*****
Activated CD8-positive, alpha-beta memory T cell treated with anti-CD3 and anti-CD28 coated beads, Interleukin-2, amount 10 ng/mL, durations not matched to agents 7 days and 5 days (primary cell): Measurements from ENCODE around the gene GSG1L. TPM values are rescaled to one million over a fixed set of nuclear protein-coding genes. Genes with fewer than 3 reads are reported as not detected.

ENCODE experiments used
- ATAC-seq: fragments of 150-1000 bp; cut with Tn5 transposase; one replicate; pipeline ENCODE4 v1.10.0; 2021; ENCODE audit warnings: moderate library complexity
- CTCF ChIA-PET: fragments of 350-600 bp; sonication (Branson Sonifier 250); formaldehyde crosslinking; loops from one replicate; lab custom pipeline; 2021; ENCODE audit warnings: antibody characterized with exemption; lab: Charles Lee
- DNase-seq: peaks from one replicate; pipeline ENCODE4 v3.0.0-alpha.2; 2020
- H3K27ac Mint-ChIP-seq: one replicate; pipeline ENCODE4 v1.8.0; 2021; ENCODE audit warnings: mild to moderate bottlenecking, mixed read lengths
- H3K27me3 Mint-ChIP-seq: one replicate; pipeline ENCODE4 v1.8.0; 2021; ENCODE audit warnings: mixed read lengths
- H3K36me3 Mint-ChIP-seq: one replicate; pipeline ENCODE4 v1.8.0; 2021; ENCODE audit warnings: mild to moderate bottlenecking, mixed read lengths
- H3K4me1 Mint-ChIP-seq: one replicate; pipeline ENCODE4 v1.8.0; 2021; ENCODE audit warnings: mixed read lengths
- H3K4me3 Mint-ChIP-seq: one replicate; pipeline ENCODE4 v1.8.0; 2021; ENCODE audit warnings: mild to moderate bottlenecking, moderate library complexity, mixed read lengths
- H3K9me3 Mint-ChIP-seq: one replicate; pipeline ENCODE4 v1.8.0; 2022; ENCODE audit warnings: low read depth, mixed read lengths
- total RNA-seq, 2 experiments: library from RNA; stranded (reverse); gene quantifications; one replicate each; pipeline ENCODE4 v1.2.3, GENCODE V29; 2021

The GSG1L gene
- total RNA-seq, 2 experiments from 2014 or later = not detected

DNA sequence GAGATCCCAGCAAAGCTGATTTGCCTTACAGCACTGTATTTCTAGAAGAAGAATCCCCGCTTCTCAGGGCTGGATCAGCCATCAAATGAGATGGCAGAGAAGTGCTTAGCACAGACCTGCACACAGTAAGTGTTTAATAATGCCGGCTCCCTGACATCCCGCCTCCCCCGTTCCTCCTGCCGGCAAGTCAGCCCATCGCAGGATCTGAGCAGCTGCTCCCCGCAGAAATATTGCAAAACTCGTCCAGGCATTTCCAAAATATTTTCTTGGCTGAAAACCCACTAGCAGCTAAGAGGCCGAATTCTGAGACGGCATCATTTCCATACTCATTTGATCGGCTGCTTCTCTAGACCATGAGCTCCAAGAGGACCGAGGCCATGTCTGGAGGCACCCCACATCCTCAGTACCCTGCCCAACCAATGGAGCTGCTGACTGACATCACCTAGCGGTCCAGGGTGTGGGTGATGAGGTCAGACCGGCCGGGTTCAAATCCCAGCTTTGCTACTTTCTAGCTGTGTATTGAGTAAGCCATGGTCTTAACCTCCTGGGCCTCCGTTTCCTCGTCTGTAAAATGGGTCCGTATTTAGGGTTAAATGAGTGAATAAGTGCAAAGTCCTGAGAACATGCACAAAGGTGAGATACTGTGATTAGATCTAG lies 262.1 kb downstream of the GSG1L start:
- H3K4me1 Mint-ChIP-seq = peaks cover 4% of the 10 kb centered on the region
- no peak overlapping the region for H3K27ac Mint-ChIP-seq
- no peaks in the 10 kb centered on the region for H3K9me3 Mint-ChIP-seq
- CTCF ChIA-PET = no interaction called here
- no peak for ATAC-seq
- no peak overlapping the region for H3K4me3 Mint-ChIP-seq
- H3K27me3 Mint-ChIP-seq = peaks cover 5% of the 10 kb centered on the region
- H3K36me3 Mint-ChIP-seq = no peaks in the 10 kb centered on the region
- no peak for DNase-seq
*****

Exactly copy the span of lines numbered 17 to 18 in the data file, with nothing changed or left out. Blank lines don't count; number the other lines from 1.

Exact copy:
- no peak overlapping the region for H3K27ac Mint-ChIP-seq
- no peaks in the 10 kb centered on the region for H3K9me3 Mint-ChIP-seq